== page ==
2 Best Movies to Watch by Paul Butler

Staff & contributors

An old friend shows up on the doorstep of a happy family home and brings a whirlwind of trouble with him. Charles Burnett’s startling parable is tinged with magic and creeping danger. It digs into the tensions between African American folklore of the rural South and the assimilated middle-class lifestyle out West. 

This rift takes the form of Harry, whose disquieting presence throws his old friend Gideon’s Los Angeles home into disarray. Danny Glover is captivating as the devilish visitor, delivering each line with playful ease and simmering menace. Burnett’s sly narrative doesn’t boil down to good and evil but instead offers a layered and enigmatic exploration of identity.

Genre: Drama

Actor: Carl Lumbly, Cory Curtis, Danny Glover, Davis Roberts, DeForest Covan, DeVaughn Nixon, Ethel Ayler, Jimmy Witherspoon, Julius Harris, Mary Alice, Paul Butler, Paula Bellamy, Reina King, Richard Brooks, Sheryl Lee Ralph, Sy Richardson, Vonetta McGee, Wonderful Smith

Director: Charles Burnett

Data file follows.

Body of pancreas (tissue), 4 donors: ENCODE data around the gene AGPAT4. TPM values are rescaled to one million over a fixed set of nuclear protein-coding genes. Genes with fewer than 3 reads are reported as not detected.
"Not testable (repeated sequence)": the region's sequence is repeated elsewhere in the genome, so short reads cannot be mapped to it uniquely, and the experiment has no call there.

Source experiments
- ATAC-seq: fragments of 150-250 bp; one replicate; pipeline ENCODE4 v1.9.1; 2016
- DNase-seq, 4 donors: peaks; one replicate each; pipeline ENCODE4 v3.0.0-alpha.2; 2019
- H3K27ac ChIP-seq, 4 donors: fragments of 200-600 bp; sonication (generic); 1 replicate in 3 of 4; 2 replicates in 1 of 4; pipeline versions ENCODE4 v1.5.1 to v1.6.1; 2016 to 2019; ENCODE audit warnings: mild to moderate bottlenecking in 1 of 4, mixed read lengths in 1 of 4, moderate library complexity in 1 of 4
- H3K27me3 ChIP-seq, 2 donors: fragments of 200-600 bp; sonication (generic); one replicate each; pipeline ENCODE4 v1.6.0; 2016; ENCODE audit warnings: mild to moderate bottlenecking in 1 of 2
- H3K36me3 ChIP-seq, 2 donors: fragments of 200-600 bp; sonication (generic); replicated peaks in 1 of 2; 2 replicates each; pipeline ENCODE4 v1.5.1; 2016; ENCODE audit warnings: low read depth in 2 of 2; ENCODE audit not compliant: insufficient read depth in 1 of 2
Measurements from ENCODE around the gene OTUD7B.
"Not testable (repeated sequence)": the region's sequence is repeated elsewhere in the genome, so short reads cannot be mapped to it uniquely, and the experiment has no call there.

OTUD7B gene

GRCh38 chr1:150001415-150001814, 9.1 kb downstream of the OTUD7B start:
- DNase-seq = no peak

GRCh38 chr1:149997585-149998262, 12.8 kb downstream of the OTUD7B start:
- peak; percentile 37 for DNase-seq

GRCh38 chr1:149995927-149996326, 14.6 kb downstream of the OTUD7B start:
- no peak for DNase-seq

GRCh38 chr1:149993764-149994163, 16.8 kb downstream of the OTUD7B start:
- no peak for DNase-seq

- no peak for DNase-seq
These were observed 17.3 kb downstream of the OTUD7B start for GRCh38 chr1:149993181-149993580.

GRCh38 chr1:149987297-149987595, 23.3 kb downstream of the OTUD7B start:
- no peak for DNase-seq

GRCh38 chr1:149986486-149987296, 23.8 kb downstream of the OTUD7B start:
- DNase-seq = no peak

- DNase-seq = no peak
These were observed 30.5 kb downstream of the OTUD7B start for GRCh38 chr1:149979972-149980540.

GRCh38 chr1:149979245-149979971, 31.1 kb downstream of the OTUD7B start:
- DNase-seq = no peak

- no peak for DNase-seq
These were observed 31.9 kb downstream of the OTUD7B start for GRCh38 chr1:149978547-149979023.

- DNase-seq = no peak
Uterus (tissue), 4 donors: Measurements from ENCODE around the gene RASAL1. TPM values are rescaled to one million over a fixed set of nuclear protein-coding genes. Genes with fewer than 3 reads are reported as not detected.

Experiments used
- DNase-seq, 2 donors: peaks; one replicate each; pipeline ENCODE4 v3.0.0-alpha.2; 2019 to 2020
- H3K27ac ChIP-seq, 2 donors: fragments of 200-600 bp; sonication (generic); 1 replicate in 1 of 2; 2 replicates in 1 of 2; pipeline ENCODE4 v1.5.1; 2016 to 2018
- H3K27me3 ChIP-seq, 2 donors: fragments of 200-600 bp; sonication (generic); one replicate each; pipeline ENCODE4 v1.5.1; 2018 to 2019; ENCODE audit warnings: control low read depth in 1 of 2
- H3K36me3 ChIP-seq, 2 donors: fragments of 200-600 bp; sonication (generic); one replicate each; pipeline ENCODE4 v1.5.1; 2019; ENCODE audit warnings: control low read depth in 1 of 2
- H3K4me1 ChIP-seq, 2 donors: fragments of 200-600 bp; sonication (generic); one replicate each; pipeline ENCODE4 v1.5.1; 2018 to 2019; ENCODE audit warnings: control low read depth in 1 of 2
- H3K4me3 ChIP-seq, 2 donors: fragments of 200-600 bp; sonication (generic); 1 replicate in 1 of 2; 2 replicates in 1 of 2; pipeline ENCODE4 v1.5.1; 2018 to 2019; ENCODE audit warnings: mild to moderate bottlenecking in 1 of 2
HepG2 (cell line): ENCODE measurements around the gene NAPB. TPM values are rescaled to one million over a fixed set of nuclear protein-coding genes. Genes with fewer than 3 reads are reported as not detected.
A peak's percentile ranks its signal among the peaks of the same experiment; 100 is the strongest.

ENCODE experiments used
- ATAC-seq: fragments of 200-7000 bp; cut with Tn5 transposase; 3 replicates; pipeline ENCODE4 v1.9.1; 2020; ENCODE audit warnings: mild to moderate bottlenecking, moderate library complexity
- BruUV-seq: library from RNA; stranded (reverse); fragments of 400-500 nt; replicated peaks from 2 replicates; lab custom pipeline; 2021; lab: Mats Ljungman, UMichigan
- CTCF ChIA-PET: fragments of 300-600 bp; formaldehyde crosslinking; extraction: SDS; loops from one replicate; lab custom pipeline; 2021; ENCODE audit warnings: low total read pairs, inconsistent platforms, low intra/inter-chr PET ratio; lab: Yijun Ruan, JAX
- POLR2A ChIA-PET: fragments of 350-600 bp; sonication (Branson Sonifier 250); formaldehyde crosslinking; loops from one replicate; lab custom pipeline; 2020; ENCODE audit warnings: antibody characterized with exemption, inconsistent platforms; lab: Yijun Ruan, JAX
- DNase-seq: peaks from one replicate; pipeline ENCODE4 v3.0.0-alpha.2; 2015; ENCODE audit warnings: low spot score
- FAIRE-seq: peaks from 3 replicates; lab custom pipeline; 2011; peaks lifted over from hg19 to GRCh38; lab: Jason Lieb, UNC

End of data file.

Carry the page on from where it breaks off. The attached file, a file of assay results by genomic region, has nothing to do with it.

Shot as a single day, it tells the story of college professor George (Colin Firth) who, unable to cope with the death of his partner months prior, resolves to commit suicide. The movie is not all dark, however, there are moving, deeply human encounters as George moves through his last day. Fashion designer Tom Ford's directorial debut and set in 1960s Los Angeles, it speaks powerfully of the colour-stripping effects of grief and loneliness. Fantastic performance also by Julianne Moore as Charley, an equally lonely and desperate character, but with a markedly different story. A Single Man is a gorgeous film in every sense of the word.

Genre: Drama, Romance

Actor: Aaron Sanders, Adam Shapiro, Colin Firth, Elisabeth Harnois, Erin Daniels, Ginnifer Goodwin, Jenna Gavigan, Jon Hamm, Jon Kortajarena, Julianne Moore, Keri Lynn Pratt, Lee Pace, Matthew Goode, Melissa Goodwin Shepherd, Nicholas Hoult, Nicole Steinwedell, Paul Butler, Paulette Lamori, Ridge Canipe, Ryan Simpkins, Teddy Sears, Tricia Munford

Director: Tom Ford

Rating: R